In my day job in scientific visualization, I am sometimes called upon to display models of neurons or molecules. Both types of models are "graph-like", in the computer science data structure sense, in that they consist of a collecion of Nodes, connected by Edges.
|General Graph data structure. This graph consists of six edges and seven nodes.|
In the case of molecules, the Nodes are Atoms, and the Edges are Bonds. Molecules and atoms make up all of the air and earth and animals and tacos and all the other stuff of the world.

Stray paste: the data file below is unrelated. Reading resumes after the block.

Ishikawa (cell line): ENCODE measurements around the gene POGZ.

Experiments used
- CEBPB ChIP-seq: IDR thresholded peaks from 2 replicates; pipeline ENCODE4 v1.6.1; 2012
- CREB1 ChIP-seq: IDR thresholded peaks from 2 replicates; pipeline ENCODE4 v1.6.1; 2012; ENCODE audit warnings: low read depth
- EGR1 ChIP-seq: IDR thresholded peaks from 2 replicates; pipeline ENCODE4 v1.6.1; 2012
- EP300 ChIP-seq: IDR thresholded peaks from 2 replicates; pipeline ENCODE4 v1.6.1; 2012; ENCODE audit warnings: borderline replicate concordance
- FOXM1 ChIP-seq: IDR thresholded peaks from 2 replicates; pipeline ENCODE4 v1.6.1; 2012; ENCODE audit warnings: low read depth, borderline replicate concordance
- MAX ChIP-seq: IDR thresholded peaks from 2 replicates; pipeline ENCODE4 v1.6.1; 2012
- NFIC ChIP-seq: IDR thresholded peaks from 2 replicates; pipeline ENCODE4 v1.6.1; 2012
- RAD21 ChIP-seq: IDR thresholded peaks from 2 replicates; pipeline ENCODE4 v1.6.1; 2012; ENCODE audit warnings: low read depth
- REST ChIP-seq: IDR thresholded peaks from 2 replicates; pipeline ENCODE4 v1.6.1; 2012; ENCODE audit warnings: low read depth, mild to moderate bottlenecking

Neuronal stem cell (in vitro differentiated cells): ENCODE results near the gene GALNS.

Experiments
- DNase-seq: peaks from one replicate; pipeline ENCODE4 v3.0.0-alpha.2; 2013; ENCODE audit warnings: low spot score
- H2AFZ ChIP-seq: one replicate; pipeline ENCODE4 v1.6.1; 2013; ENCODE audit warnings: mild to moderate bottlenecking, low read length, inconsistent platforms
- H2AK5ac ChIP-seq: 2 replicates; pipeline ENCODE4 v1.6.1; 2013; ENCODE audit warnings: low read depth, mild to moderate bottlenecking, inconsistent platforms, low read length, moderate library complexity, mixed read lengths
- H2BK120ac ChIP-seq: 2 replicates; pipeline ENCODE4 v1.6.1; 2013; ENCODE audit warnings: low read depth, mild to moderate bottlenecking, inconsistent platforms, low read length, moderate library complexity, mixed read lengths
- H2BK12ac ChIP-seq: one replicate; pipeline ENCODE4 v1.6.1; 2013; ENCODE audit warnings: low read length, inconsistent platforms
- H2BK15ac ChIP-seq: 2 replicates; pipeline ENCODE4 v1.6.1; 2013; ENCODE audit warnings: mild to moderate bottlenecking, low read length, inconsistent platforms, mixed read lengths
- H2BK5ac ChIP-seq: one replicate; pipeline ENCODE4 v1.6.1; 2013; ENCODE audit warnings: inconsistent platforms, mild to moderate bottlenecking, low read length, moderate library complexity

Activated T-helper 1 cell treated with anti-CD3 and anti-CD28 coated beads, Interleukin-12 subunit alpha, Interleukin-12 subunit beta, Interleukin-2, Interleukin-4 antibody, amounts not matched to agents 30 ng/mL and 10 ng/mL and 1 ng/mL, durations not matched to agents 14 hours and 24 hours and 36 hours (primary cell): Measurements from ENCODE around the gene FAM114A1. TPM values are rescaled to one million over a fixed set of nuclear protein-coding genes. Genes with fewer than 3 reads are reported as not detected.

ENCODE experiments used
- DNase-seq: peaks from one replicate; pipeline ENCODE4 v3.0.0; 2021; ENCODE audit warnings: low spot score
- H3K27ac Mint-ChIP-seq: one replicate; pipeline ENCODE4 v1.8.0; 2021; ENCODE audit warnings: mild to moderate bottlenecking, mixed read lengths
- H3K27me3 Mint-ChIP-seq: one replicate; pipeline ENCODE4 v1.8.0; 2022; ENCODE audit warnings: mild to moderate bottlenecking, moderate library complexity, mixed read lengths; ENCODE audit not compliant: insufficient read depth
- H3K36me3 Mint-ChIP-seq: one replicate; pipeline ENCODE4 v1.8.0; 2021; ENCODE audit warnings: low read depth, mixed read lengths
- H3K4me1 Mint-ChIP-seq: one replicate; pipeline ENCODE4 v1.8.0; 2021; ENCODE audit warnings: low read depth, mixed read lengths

|This serotonin molecule contains 24 atoms and 26 bonds. This representation uses spheres and cylinders to represent atoms and bonds.|
|This neuron has many branch points, tips and bends. Neurons are the cells that animals use to think and to control movement.|
Imposter models look better and run faster. What's not to like? The only downside is that it requires a lot of tricky work on the part of the programmer. Me.
You probably learned the quadratic formula in high school:
In any case, the quadratic formula can be used to solve for \(x\) in polynomial equations of the form:
So the trick for imposter rendering is to derive a quadratic polynomial for each analytic shape you want to display. I have already done this and have it working for the following shapes:
- Sphere (easiest)
I plan to eventually do the same treatment for
- Ellipsoid cylinder
- Ellipsoid cone
- Single sheet hyperboloid
- Dual sheet hyperboloid